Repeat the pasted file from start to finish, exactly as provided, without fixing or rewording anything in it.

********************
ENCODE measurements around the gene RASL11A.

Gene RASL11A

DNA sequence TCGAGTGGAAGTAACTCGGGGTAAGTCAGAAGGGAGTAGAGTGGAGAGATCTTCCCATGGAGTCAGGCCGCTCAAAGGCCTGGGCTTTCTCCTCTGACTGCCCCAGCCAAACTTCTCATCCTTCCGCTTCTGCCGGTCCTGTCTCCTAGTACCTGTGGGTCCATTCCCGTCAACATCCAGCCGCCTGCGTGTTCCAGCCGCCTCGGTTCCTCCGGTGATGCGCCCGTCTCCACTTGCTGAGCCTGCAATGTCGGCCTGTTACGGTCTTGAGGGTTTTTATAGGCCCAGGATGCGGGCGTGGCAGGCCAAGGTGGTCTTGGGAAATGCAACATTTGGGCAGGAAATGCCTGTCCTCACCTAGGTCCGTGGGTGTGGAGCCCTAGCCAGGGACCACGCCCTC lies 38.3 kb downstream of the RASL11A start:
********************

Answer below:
ENCODE measurements around the gene RASL11A.

Gene RASL11A

DNA sequence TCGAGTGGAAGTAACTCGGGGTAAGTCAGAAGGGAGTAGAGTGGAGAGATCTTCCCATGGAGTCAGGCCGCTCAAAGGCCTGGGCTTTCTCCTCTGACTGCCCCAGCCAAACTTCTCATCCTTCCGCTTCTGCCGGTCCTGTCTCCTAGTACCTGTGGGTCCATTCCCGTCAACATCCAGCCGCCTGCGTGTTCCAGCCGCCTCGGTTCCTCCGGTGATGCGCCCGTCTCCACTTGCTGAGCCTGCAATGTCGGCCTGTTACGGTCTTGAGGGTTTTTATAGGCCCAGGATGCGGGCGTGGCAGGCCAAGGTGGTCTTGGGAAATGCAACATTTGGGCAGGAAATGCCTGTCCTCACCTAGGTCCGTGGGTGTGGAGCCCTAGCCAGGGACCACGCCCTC lies 38.3 kb downstream of the RASL11A start: